FIG. 21 is a view showing the rough configuration of a conventional PSK demodulator. A PSK demodulator 400 comprises a local oscillator 401, multipliers 402 a and 402 b, a regenerating section 403, a frequency correction value outputting section 404, and a π/2 phase shifter 405.

The local oscillator 401 generates a sine wave the frequency and phase of which are the same as those of a carrier used for modulation on the sending side. The π/2 phase shifter 405 shifts by π/2 the phase of a signal sent from the local oscillator 401. The multiplier 402 a calculates the product of an input signal and a signal sent from the local oscillator 401. The multiplier 402 b calculates the product of the input signal and output from the π/2 phase shifter 405.

The regenerating section 403 causes the low-frequency components of signals output from the multipliers 402 a and 402 b to pass through it and makes an A/D conversion on them to generate digital signals corresponding to phase axes. Then the regenerating section 403 makes a frequency correction on the basis of frequency correction value Δf output from the frequency correction value outputting section 404. And then the regenerating section 403 performs timing recovery and carrier recovery and detects a unique word (synchronization code word). (Synchronization is detected when SYNC is “H.”) The detection of a unique word means that normal demodulation control has been performed.

In this case, the PSK demodulator 400 uses the local oscillator 401 being independent of the sending side, so it will be impossible to obtain exactly the same frequency and phase. Conventionally, the frequency correction value outputting section 404 outputs frequency correction values in turn until a unique word is detected. The regenerating section 403 performs frequency correction, timing recovery, and carrier recovery each time it receives a frequency correction value. Input signals have been demodulated by performing such feedback control.

However, when a modulation frequency for an input signal and the oscillation frequency of the local oscillator 401 differ significantly, demodulation by the conventional PSK demodulator 400 described above will take a long time and degrade signal quality.

At first, a frequency correction value is zero. After waiting for time TTMAX (s) which a timing recovering circuit needs to lock, the regenerating section 403 in the PSK demodulator 400 begins carrier recovery. Then the regenerating section 403 begins to detect a unique word after waiting for time TCMAX (s) which a carrier recovering circuit needs to lock. The locking of a unique word detecting circuit (it needs time TFMAX (s) to lock) means that a unique word is detected. As a result, SYNC will turn to “H.”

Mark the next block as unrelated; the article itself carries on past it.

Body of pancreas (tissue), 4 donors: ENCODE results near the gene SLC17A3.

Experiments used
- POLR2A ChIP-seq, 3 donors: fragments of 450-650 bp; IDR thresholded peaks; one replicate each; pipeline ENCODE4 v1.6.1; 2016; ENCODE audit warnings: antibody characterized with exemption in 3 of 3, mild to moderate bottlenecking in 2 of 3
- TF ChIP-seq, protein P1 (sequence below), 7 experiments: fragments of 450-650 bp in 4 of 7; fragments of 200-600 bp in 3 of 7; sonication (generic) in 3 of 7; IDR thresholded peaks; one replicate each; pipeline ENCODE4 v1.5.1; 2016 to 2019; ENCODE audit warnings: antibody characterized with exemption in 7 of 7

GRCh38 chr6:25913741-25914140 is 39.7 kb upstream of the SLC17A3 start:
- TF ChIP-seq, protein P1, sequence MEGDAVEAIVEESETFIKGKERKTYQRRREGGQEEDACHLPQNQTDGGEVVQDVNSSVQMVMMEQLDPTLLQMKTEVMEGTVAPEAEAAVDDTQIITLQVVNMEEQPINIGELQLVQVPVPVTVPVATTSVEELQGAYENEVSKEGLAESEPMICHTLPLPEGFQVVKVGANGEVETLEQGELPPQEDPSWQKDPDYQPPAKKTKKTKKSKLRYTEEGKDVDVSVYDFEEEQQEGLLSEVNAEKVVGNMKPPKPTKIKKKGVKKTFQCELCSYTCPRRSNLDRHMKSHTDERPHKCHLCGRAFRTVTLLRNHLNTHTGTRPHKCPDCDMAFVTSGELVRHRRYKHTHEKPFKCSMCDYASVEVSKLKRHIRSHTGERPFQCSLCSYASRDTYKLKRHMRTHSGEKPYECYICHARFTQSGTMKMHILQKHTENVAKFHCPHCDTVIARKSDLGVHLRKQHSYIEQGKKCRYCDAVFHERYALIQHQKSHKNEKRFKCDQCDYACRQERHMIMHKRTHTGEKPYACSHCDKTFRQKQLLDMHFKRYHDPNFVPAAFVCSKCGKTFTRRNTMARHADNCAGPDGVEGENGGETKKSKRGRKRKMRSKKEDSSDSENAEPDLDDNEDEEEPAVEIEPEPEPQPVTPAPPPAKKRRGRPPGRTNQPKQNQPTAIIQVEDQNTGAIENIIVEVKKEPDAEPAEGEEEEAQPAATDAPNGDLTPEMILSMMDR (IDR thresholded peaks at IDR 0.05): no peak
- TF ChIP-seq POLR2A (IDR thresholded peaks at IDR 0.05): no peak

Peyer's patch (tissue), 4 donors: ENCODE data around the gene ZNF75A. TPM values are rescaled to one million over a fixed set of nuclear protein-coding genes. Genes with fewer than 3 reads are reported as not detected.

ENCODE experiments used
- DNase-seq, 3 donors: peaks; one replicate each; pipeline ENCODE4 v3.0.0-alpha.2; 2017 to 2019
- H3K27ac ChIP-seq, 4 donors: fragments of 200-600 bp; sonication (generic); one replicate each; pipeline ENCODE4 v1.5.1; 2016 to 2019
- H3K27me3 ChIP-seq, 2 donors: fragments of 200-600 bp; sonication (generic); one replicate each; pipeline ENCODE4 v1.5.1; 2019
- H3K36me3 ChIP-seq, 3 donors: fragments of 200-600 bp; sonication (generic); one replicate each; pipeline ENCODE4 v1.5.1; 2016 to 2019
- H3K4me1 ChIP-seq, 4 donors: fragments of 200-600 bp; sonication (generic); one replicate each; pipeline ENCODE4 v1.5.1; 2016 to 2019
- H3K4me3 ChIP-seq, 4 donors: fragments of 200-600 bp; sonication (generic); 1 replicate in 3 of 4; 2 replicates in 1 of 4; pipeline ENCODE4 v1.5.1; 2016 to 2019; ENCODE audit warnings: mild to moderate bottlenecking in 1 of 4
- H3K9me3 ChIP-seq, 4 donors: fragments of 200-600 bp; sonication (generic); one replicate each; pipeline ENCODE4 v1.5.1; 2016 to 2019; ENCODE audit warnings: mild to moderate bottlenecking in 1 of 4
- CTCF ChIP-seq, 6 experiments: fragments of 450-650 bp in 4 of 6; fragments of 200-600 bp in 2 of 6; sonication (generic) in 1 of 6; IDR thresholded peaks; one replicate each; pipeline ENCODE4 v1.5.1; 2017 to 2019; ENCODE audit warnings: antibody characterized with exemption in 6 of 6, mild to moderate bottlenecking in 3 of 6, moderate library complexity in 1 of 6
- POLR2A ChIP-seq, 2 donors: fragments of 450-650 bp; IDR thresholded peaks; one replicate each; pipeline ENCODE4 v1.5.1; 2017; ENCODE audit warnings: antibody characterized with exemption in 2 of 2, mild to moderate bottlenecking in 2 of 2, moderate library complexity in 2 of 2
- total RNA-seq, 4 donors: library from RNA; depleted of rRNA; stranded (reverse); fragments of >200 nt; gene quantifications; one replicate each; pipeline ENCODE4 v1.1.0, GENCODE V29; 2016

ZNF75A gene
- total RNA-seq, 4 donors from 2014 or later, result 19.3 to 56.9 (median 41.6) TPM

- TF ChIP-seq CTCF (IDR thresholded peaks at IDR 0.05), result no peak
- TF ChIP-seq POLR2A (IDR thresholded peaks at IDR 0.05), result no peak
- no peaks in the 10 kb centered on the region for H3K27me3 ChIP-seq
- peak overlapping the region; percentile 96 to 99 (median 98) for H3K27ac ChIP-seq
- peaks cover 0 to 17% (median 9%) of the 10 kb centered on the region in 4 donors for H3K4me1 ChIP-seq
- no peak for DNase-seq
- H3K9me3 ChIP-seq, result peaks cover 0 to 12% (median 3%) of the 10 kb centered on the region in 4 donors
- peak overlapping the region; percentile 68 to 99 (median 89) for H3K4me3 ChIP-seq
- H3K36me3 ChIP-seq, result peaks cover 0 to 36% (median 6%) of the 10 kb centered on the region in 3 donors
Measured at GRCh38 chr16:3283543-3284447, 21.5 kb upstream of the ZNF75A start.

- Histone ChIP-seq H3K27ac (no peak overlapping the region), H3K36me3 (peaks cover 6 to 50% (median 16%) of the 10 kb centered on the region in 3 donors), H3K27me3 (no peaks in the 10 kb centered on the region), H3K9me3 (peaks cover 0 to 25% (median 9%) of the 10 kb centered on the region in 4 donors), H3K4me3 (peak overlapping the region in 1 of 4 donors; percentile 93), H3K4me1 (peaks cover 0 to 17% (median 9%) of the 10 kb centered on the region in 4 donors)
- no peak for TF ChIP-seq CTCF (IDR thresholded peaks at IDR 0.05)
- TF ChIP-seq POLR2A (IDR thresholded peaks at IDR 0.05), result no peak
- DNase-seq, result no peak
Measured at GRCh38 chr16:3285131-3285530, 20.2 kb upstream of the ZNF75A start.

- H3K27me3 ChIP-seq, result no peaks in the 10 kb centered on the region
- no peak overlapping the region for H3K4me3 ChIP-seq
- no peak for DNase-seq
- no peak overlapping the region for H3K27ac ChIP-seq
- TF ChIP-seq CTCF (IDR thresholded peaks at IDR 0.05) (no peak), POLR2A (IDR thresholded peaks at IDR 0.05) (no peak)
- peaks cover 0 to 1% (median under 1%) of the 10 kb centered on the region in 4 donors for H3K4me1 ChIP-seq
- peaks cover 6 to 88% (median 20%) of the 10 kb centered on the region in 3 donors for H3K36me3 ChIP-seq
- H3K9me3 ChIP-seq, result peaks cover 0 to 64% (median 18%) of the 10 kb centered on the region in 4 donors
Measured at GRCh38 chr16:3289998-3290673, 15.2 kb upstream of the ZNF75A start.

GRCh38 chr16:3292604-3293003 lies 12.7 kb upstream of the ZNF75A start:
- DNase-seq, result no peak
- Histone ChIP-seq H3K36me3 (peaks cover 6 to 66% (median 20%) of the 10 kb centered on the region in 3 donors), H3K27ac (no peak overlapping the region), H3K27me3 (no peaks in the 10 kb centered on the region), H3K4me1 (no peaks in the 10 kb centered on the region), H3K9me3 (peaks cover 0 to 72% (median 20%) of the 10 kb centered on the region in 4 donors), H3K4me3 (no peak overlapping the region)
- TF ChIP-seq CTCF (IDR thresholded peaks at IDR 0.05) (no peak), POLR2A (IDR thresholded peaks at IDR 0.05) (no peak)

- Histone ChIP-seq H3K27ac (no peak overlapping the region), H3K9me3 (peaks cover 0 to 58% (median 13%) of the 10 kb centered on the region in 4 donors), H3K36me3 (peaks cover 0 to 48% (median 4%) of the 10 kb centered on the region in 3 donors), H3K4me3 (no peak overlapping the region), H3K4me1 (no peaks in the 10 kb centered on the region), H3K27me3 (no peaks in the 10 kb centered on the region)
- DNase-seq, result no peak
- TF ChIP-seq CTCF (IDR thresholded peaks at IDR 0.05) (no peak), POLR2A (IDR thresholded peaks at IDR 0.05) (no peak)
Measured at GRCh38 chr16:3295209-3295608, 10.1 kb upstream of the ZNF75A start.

If SYNC is “L,” then the frequency correction value outputting section 404 updates frequency correction value Δf (Hz) and repeats the above operation. Usually a frequency correction value will be updated in turn to values (0→ΔA→−ΔA→2ΔA→−2ΔA→3ΔA→−3ΔA→ . . . , for example) set in advance on the basis of a symbol rate.

A cycle during which a frequency correction value is updated is given by TTMAX+TCMAX+TFMAX. Therefore, when a modulation frequency for an input signal and the oscillation frequency of the local oscillator 401 differ significantly, time TTMAX+TCMAX+TFMAX will be repeated many times until synchronization is detected. That is to say, in this case, demodulation takes a long time.

SUMMARY OF THE INVENTION

In order to address such a problem, the present invention was made. In other words, an object of the present invention is to provide a demodulation apparatus that shortens demodulation time and performs efficient high-quality demodulation control.

Another object of the present invention is to provide a broadcasting system that shortens demodulation time on the receiving side and performs efficient high-quality broadcasting communication.

Still another object of the present invention is to provide a broadcast receiving apparatus that shortens demodulation time and performs efficient high-quality broadcast receiving control.